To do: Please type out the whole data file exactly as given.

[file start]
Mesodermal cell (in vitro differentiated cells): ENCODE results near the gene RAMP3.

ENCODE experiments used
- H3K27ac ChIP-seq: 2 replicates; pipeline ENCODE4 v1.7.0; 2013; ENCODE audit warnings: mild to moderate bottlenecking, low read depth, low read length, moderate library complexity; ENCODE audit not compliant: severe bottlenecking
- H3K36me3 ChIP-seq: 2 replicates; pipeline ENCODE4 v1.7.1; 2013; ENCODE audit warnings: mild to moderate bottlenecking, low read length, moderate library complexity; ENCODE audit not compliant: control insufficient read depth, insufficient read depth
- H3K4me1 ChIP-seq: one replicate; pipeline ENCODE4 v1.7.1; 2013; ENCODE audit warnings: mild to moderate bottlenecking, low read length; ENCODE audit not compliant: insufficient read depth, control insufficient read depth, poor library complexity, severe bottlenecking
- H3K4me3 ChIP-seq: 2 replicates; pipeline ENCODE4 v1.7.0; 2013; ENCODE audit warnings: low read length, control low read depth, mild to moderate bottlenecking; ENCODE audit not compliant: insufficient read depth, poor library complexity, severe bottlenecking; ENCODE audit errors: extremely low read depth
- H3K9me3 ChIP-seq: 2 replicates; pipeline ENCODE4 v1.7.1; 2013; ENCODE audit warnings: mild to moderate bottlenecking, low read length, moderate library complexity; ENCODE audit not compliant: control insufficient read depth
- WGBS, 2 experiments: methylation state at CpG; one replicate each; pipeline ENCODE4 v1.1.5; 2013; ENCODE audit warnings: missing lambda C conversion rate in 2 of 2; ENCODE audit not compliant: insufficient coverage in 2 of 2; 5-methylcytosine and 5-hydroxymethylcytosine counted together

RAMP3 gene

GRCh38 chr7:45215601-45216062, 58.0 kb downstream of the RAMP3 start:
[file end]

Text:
Mesodermal cell (in vitro differentiated cells): ENCODE results near the gene RAMP3.

ENCODE experiments used
- H3K27ac ChIP-seq: 2 replicates; pipeline ENCODE4 v1.7.0; 2013; ENCODE audit warnings: mild to moderate bottlenecking, low read depth, low read length, moderate library complexity; ENCODE audit not compliant: severe bottlenecking
- H3K36me3 ChIP-seq: 2 replicates; pipeline ENCODE4 v1.7.1; 2013; ENCODE audit warnings: mild to moderate bottlenecking, low read length, moderate library complexity; ENCODE audit not compliant: control insufficient read depth, insufficient read depth
- H3K4me1 ChIP-seq: one replicate; pipeline ENCODE4 v1.7.1; 2013; ENCODE audit warnings: mild to moderate bottlenecking, low read length; ENCODE audit not compliant: insufficient read depth, control insufficient read depth, poor library complexity, severe bottlenecking
- H3K4me3 ChIP-seq: 2 replicates; pipeline ENCODE4 v1.7.0; 2013; ENCODE audit warnings: low read length, control low read depth, mild to moderate bottlenecking; ENCODE audit not compliant: insufficient read depth, poor library complexity, severe bottlenecking; ENCODE audit errors: extremely low read depth
- H3K9me3 ChIP-seq: 2 replicates; pipeline ENCODE4 v1.7.1; 2013; ENCODE audit warnings: mild to moderate bottlenecking, low read length, moderate library complexity; ENCODE audit not compliant: control insufficient read depth
- WGBS, 2 experiments: methylation state at CpG; one replicate each; pipeline ENCODE4 v1.1.5; 2013; ENCODE audit warnings: missing lambda C conversion rate in 2 of 2; ENCODE audit not compliant: insufficient coverage in 2 of 2; 5-methylcytosine and 5-hydroxymethylcytosine counted together

RAMP3 gene

GRCh38 chr7:45215601-45216062, 58.0 kb downstream of the RAMP3 start: